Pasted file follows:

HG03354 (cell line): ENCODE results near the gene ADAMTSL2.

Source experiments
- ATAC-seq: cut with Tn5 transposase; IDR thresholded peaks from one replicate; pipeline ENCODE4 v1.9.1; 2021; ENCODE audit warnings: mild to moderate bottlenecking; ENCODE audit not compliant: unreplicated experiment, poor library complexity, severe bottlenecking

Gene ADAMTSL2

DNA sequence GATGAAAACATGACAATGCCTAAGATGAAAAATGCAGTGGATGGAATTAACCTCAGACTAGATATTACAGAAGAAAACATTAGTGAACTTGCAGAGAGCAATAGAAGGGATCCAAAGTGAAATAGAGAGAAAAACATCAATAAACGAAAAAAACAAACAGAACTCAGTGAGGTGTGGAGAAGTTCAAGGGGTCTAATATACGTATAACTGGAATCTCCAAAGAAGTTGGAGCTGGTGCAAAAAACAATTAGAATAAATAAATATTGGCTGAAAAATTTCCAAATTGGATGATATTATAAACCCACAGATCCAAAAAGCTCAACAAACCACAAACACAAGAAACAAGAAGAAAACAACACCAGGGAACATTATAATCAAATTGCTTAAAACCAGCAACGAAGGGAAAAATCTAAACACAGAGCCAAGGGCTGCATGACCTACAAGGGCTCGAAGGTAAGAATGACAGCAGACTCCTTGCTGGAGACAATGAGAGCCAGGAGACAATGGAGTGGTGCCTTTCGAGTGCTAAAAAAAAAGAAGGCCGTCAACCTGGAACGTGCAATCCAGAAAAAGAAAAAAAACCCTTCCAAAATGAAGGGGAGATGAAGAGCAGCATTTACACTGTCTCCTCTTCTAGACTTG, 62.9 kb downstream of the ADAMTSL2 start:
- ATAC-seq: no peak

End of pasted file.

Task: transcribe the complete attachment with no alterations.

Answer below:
HG03354 (cell line): ENCODE results near the gene ADAMTSL2.

Source experiments
- ATAC-seq: cut with Tn5 transposase; IDR thresholded peaks from one replicate; pipeline ENCODE4 v1.9.1; 2021; ENCODE audit warnings: mild to moderate bottlenecking; ENCODE audit not compliant: unreplicated experiment, poor library complexity, severe bottlenecking

Gene ADAMTSL2

DNA sequence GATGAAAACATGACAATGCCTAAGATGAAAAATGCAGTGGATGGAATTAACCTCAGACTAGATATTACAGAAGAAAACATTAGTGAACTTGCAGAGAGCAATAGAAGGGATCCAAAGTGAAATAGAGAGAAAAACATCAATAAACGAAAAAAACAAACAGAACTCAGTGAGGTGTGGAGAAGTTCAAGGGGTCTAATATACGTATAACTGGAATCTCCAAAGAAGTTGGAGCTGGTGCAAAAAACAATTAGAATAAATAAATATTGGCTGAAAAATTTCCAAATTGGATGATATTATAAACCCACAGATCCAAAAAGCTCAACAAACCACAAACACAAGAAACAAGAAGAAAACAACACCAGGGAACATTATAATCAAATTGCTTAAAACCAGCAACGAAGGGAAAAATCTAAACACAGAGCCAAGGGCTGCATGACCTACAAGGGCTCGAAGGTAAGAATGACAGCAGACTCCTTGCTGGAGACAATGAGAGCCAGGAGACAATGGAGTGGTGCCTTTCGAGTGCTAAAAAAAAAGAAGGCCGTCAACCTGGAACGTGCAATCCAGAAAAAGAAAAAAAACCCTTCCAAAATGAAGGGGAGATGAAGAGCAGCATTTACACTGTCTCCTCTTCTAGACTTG, 62.9 kb downstream of the ADAMTSL2 start:
- ATAC-seq: no peak